Omissions and errors are not intended, but if you find any please message blog AT aba.org and I will try to fix them as soon as possible. This post is meant to be an account of the most recently reported birds. Continuing birds not mentioned are likely included in previous editions listed here. Place names written in italics refer to counties/parishes.

    Readers should note that none of these reports has yet been vetted by a records committee. All birders are urged to submit documentation of rare sightings to the appropriate state or provincial committees. For full analysis of these and other bird observations, subscribe to North American Birds <aba.org/nab>, the richly illustrated journal of ornithological record published by the ABA.

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    Nate Swick

    Nate Swick

    Nate Swick is the editor of the American Birding Association Blog. A long-time member of the bird blogosphere, Nate has been writing about birds and birding at The Drinking Bird since 2007, but can also be found writing regularly at 10,000 Birds. In the non-digital world, he's an environmental educator and interpretive naturalist. Nate lives in Greensboro, North Carolina, with his wife, Danielle, and two young children, who are not yet aware that they are being groomed to be birders.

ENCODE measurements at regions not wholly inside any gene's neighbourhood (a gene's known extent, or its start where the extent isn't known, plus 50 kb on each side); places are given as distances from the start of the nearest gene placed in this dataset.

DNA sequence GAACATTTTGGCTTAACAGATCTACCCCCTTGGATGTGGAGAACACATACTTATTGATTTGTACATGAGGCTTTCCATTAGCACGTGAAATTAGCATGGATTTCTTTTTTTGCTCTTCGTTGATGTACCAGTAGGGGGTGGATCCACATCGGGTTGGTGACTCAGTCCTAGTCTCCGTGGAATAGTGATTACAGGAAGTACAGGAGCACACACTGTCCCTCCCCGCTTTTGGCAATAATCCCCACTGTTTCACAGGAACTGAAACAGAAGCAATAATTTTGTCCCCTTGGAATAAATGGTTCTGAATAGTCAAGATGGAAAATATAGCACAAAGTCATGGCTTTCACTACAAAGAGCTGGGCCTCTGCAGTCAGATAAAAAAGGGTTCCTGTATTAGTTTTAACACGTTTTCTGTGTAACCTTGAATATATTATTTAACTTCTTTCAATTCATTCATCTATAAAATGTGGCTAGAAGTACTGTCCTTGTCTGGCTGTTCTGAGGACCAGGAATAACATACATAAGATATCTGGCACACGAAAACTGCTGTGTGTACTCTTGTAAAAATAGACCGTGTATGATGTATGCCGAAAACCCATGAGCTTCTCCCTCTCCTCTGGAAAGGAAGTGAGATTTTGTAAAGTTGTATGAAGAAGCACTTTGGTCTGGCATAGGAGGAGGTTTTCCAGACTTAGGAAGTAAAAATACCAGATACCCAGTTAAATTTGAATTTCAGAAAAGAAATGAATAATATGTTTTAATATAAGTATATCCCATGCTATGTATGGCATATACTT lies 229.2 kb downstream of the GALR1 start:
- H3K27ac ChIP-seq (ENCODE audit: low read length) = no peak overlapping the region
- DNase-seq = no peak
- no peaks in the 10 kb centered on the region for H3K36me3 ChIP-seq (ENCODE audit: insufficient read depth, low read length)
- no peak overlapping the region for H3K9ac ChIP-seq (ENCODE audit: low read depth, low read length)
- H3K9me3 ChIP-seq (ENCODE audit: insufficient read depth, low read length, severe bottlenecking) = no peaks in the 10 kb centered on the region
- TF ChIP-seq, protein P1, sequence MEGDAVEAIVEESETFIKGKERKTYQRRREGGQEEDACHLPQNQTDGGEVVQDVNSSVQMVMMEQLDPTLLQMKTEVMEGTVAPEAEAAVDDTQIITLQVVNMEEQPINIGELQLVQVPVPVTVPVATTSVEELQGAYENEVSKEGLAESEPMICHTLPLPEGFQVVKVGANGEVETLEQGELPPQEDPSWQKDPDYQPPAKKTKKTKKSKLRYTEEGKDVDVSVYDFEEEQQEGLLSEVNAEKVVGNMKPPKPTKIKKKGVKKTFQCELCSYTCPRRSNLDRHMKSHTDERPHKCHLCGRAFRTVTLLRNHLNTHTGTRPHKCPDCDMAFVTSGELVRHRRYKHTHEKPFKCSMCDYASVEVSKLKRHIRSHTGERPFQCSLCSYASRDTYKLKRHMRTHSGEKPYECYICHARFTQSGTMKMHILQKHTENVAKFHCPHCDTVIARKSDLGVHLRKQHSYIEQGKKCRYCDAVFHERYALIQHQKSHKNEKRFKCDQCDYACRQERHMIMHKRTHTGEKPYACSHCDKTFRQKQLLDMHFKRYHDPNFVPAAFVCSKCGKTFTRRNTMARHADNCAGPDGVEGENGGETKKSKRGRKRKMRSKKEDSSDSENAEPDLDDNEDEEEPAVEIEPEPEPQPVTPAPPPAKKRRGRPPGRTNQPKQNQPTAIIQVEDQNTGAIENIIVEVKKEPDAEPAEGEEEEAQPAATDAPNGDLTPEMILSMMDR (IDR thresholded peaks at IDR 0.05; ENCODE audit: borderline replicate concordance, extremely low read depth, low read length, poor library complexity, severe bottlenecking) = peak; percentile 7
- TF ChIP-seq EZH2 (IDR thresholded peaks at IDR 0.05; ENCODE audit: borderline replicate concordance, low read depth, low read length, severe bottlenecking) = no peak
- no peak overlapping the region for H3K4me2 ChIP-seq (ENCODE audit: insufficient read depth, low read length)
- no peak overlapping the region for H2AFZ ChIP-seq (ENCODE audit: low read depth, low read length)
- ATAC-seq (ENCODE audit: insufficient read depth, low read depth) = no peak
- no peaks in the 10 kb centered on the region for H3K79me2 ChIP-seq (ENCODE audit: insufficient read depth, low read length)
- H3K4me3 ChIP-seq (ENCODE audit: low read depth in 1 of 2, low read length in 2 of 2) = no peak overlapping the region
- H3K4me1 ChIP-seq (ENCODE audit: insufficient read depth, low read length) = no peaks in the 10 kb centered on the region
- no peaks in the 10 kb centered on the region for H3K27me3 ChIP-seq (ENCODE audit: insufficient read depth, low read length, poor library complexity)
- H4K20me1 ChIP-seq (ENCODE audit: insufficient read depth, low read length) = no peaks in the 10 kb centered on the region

Nate Swick

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    • Terry Bronson

      West Virginia’s fourth and maybe fifth records of Lesser Black-backed Gull were observed on Feb. 17 along the Ohio River at 14:15 in Ohio County and at 16:15 in Wetzel Counties. These two locations are about 40 miles apart. Both were in the company of Great Black-backed Gulls–also quite rare in WV–so the timing and that fact suggests they might quite possibly be the same bird.

      • http://blog.aba.org/ Nate Swick

        Thanks Terry, for whatever reason I have trouble picking those things out on WV’s listserv.

        • Derek Courtney

          There is also a Harris’s Sparrow that is visiting a feeder in Greenbrier County. The first in WV in over a decade I believe. Present since Jan. 24, made public during the GBBC.

    • Nate Dias

      The Yellow-billed Loon in Georgia has only been seen way back in an offshoot of Lake Hartwell – miles from the SC/GA border.

      • http://blog.aba.org/ Nate Swick

        Thanks Nate. I was wondering exactly where it was in relation to the border.

    • Tyler Hoar

      The Harlequin Ducks at Whitby Ontario are not a big rarity. This species shows up in this area (Durham Region) every winter( 2-5 birds most winters). Actually currently there are 4 birds at whitby (3males, and a female), another pair 8 miles to the west at Ajax, and a Drake 6 miles to the east off Oshawa Second Marsh. Much more common than King Eiders along the north central shore of Lake Ontario.

    • Russell Cannings

      Latest winter rarities for BC, Canada include an EASTERN POEBE photographed March 1-2 at Esquimalt Lagoon near Victoria, BC, and a CLAY-COLOURED SPARROW found Feb 25 (still present) at Rathtrevor Beach in Parksville, BC.